In the wake of a divorce, some parents seek a completely fresh start by moving out of the country. While this may be a great decision for their career or other lifestyle considerations, it can also create complications in your child custody situation.

If your co-parent seeks to move out of the United States, you may want to consider some of the following issues in your parenting plan:

  • Is the desired country a signer on the Hague Convention? This multi-nation agreement creates recognized avenues for addressing child custody violations or even abductions. If your international child custody case must go to court, many judges will only authorize moves to countries that have joined this agreement.
  • Should virtual visits be a formal part of the parenting plan? While you and your co-parenting ex-spouse can likely come up with an arrangement for video calls, phone calls or other virtual visitation methods, including those aspects in writing can go a long way toward solving future arguments. It is always better to discuss a possibility before it becomes contentious in the stress of an international move. If you do add virtual visitation to your formal plan, you may also want to consider who has responsibility for software/hardware expenses and what you will do if technology glitches prevent you from connecting at the agreed time.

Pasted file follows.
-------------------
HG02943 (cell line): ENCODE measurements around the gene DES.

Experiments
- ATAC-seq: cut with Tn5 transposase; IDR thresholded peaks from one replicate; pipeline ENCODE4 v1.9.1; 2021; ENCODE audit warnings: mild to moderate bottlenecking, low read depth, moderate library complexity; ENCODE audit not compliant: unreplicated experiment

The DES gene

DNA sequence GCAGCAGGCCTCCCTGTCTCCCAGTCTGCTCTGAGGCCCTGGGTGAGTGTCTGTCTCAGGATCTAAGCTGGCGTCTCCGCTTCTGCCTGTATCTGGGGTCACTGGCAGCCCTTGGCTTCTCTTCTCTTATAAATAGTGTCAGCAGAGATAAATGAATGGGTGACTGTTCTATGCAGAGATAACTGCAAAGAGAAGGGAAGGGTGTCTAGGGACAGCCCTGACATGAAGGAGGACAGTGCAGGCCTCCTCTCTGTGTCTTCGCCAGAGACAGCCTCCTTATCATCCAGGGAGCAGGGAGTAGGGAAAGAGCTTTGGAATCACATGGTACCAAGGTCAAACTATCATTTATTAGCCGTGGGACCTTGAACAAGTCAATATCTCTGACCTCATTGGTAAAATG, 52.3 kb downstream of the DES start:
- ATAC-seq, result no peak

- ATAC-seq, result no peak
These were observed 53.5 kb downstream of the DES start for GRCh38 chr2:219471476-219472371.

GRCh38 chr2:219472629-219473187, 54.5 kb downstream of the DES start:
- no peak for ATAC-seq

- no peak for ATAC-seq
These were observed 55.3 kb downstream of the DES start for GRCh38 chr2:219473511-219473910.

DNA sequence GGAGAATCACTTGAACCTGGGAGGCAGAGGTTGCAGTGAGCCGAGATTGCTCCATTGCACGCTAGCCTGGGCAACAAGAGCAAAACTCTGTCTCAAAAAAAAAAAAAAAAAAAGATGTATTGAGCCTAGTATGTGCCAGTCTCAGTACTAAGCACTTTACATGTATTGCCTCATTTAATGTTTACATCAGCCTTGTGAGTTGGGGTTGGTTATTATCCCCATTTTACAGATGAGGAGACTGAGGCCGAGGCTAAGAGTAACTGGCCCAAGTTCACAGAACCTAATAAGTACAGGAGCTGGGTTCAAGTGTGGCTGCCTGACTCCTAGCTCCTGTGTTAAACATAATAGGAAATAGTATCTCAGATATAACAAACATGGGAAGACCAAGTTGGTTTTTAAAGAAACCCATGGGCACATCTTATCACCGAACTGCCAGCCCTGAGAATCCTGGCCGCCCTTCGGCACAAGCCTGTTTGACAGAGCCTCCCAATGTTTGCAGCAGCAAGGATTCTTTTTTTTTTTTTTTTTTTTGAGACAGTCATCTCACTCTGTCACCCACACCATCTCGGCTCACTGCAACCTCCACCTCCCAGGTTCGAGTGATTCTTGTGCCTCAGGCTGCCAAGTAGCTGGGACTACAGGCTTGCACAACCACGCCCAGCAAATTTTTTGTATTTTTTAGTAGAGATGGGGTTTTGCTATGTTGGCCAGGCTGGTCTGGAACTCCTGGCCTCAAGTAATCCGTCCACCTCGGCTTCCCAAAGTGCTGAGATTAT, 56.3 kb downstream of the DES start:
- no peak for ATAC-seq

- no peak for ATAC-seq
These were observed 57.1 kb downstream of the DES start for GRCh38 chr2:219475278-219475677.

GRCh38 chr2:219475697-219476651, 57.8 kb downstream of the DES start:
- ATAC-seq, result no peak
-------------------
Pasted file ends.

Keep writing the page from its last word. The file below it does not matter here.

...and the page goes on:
• Who will pay for travel expenses for visits? For older children, it may make sense for them to spend time with you in the states over school holidays or at other arranged times. Discuss with your spouse what share each of you will have in those travel expenses so that you can each be good stewards of the resources you have.

International moves involving child custody arrangements can take up to a year to finalize. Consult with legal representation early in the process so that you do not miss any important steps.